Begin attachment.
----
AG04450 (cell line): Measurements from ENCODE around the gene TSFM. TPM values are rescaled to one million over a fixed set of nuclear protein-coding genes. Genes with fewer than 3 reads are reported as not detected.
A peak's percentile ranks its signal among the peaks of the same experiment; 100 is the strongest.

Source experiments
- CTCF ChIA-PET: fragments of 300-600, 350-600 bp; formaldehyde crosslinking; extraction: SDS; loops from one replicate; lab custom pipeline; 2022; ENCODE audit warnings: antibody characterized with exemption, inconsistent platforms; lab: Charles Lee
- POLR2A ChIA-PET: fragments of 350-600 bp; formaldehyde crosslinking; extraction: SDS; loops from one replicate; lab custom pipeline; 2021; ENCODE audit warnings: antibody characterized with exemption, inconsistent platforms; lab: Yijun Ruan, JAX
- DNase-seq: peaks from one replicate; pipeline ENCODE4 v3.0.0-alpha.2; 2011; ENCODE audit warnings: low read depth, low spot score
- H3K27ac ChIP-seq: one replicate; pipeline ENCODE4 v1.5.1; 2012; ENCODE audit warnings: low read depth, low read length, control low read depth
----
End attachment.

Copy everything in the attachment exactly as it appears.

AG04450 (cell line): Measurements from ENCODE around the gene TSFM. TPM values are rescaled to one million over a fixed set of nuclear protein-coding genes. Genes with fewer than 3 reads are reported as not detected.
A peak's percentile ranks its signal among the peaks of the same experiment; 100 is the strongest.

Source experiments
- CTCF ChIA-PET: fragments of 300-600, 350-600 bp; formaldehyde crosslinking; extraction: SDS; loops from one replicate; lab custom pipeline; 2022; ENCODE audit warnings: antibody characterized with exemption, inconsistent platforms; lab: Charles Lee
- POLR2A ChIA-PET: fragments of 350-600 bp; formaldehyde crosslinking; extraction: SDS; loops from one replicate; lab custom pipeline; 2021; ENCODE audit warnings: antibody characterized with exemption, inconsistent platforms; lab: Yijun Ruan, JAX
- DNase-seq: peaks from one replicate; pipeline ENCODE4 v3.0.0-alpha.2; 2011; ENCODE audit warnings: low read depth, low spot score
- H3K27ac ChIP-seq: one replicate; pipeline ENCODE4 v1.5.1; 2012; ENCODE audit warnings: low read depth, low read length, control low read depth